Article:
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Have Hog Producers with Production Contracts Maintained an Economic Advantage of
Independent Hog Producers in Recent Years?
Nehring, Richard F.*, David Banker*, and Erik O’ Donoghue*
May 15, 2003
Abstract
Preliminary estimates of technical efficiency based on USDA data for 1997 through 2001 indicate that
independent operations were significantly more efficient than contract operations. Preliminary estimates
also indicate that both types of operations exhibited increasing returns to scale with contract operations
appearing to exhibit significantly higher returns to scale than independent operations, but that larger
contract and independent operations exhibit roughly comparable returns to scale. Our estimates of
excess nutrients that derive from both commercial fertilizer and manure, comparing the performance of
production contract operations and independent operations indicate that, in general, levels of excess
nutrients per acre of land are significantly higher on contract operations than independent operations.
The results suggest that adjusting the performance measures to include excess nutrients as a “bad
output” would tend to favor independent producers over contract operations compared to performance
measures that ignore pollution.
*Economists, Resource Economics Division, Economic Research Service, U.S.
Contact author: Richard Nehring, 104 Crossing Pointe Ct., Frederick, Md 21702.
Paper Presented at the Annual Meetings of the AAEA, July 2003, Montreal, Quebec.
Disclaimer: The views expressed here are those of the authors and may not be attributed to ERS or USDA.
1
Introduction
The growing importance of production contracts in hog production suggests large economic
benefits and/or reduced risk accrue to farmers participating in production contracts (see Figure 1).
The rapid growth in contracting has led to heightened concerns about the impacts of increasing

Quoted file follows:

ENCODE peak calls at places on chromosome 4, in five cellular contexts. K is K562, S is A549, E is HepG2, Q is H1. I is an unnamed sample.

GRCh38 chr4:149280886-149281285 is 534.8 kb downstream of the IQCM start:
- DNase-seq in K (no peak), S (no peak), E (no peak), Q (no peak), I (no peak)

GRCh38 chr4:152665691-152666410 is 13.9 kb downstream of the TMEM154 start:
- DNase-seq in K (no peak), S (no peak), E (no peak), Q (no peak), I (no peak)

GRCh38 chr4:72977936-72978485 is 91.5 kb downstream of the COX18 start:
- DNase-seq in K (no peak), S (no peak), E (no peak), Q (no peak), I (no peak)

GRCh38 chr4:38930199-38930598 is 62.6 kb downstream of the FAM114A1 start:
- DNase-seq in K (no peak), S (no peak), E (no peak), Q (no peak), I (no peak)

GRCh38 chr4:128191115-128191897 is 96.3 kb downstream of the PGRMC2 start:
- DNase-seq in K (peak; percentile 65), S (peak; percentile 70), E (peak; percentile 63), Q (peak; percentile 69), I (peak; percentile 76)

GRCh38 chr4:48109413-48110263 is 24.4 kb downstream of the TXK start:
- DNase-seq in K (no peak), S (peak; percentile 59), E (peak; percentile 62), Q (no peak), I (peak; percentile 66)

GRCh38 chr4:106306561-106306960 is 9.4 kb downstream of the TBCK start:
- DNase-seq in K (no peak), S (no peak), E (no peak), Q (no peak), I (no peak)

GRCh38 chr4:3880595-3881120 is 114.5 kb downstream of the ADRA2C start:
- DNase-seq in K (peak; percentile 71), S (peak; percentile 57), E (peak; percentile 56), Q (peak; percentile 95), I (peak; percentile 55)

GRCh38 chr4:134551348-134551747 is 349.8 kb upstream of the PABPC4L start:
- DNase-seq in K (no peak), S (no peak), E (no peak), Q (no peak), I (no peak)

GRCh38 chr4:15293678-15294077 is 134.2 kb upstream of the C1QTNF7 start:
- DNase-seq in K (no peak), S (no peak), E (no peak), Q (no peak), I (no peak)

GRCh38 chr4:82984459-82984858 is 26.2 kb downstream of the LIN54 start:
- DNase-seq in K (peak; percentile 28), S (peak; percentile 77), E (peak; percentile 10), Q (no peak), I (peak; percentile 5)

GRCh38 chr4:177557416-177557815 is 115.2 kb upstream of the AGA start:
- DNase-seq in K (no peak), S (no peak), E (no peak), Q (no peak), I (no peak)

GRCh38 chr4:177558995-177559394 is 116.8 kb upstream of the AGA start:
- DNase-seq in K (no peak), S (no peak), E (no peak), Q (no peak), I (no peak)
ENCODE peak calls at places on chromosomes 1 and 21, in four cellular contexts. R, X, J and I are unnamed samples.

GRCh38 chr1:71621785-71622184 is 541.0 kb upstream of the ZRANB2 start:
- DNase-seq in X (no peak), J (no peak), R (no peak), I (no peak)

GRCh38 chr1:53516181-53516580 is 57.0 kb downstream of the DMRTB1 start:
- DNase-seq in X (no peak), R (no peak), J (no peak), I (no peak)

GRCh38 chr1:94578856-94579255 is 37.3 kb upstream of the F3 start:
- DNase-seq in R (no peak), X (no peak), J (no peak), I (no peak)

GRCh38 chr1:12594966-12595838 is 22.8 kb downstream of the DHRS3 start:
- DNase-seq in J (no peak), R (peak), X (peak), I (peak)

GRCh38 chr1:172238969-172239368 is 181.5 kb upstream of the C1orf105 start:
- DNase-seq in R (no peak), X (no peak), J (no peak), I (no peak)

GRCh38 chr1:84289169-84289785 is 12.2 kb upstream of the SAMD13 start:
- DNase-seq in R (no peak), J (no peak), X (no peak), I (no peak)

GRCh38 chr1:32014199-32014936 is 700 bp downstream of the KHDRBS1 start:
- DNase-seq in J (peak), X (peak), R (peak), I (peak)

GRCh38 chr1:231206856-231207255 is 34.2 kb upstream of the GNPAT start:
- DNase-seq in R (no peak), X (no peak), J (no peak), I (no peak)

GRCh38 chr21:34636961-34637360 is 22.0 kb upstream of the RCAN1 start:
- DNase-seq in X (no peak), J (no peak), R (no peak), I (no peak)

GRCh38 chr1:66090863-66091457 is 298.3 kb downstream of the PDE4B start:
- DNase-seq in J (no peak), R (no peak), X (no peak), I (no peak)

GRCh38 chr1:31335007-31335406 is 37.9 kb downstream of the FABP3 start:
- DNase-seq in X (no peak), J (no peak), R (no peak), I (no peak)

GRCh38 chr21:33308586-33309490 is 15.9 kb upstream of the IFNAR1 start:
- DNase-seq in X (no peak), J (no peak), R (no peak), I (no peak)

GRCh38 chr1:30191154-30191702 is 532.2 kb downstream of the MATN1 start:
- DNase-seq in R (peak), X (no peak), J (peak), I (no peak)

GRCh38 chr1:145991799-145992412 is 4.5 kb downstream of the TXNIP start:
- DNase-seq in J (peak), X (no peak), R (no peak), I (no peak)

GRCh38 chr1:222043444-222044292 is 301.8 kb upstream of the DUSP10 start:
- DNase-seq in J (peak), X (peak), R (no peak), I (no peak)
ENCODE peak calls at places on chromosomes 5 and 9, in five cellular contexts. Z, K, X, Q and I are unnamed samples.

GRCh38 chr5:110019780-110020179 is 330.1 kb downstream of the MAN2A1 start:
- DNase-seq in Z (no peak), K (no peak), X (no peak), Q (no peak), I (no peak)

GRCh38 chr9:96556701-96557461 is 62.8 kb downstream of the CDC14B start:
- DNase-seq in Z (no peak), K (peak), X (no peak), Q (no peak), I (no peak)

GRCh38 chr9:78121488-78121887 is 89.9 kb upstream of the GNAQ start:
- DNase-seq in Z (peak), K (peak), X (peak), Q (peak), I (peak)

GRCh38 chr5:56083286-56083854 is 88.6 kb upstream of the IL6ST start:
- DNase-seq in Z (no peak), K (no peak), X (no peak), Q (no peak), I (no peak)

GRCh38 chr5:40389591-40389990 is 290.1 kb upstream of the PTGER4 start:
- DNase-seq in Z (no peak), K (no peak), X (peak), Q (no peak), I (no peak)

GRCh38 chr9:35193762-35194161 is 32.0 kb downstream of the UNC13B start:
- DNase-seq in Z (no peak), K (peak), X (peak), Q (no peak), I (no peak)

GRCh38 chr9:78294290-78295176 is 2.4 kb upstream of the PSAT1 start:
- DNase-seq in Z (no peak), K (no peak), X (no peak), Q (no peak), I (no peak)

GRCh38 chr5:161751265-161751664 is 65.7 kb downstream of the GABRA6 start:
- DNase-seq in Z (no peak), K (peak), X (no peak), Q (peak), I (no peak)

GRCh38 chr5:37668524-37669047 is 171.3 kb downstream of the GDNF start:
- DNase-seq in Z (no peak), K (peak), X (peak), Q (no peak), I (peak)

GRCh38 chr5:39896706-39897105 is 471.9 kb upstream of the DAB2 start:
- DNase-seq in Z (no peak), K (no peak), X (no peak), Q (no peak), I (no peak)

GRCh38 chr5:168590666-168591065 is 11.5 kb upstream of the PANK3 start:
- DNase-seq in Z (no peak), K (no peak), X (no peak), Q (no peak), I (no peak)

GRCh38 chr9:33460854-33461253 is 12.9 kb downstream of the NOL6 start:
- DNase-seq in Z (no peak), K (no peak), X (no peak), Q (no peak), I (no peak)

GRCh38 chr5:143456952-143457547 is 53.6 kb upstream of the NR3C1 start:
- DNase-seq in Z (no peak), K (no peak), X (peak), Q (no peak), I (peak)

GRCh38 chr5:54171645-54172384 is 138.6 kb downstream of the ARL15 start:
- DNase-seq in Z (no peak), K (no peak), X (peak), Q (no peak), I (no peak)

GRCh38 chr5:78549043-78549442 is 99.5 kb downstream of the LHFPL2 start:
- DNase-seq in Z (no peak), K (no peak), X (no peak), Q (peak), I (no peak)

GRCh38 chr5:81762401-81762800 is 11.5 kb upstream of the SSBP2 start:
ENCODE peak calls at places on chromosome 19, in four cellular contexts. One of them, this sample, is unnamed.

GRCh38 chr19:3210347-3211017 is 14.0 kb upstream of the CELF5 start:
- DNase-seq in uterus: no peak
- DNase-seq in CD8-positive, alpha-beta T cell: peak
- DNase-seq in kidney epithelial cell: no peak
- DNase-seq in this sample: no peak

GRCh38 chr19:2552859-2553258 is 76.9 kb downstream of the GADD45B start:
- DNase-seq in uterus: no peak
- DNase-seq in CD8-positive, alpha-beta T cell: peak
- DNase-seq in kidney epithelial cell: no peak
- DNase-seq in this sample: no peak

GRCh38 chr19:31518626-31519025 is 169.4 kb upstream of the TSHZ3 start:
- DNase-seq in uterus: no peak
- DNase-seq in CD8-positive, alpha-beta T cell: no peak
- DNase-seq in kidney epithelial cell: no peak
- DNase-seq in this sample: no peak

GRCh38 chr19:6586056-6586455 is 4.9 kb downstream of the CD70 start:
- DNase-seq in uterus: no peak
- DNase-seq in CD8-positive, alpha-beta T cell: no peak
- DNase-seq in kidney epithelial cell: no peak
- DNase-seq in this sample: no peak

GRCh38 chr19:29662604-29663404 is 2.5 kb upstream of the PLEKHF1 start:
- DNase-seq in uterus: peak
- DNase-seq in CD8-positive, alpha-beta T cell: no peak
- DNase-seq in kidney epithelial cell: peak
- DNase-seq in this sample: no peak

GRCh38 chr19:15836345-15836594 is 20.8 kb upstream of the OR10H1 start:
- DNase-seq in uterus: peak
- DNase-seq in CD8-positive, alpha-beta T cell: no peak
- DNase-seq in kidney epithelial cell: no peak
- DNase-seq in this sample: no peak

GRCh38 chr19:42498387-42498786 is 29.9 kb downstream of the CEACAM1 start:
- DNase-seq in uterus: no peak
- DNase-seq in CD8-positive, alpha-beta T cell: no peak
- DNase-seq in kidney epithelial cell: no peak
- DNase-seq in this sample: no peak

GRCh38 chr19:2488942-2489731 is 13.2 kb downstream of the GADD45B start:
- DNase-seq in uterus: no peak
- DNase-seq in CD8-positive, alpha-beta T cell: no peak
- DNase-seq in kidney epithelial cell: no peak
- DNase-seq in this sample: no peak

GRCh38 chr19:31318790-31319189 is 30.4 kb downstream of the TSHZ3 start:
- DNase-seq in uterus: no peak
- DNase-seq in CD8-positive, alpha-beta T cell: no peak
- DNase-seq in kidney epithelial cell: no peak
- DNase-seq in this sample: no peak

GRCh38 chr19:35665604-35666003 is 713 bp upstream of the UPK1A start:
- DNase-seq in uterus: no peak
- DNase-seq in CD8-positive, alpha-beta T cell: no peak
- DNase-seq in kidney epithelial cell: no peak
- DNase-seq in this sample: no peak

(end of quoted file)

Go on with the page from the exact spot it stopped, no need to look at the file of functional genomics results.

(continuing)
concentration on farm structure and the health of the rural economy. It has also led to efforts by
various levels of government to regulate contract production. Recent research suggests that
production contracts in hog production are associated with a substantial increase in productivity
representing a technological improvement over independent production as described in Key and
McBride (2002) for hog production in 1998. This implies that efforts to regulate contracting
operations may have large economic costs. However, recent consolidation trends in the hog sector
may have altered the relative economic performance of independent versus contract operators.
Preliminary estimates of technical efficiency based on USDA data for 1998 through 2001
indicate that while independent operators were much less technically efficient than contract
operations in 1998 and 1999, they were more efficient or nearly as efficient as contract operations
in 2000 and 2001. Using a Cobb-Douglas specification we estimate that the mean technical
efficiency score1 for contract operations in 1998 is 0.83 compared to 0.67 for independent
operations. Similarly, in 1999 we find that contract operations achieved mean technical efficiency
scores of 0.85 compared to 0.71 for independent operations. But we also find a significant
narrowing in the advantage of contract farmers over independent operations in Iowa, the major hog
producer. In contrast to the 1998 and 1999 results, we find that independent hog operations
outperformed contract operations with technical efficiency scores of 0.68 compared to 0.63 in
2000, while in 2001, we again find that contractors are more efficient with a score of 0.72
1 Technical efficiency represents the ratio of current to maximum possible or “best practice” production. Technical efficiency scores
2
compared to 0.64, but not by nearly as wide a margin as in 1998 and 1999. The technical
efficiency comparisons of independent operations with contract operations suggest a possible
narrowing of the competitive advantage of contract farms over independent farms between 1998
and 2001. This may be because of the exit from agricultural production of many independent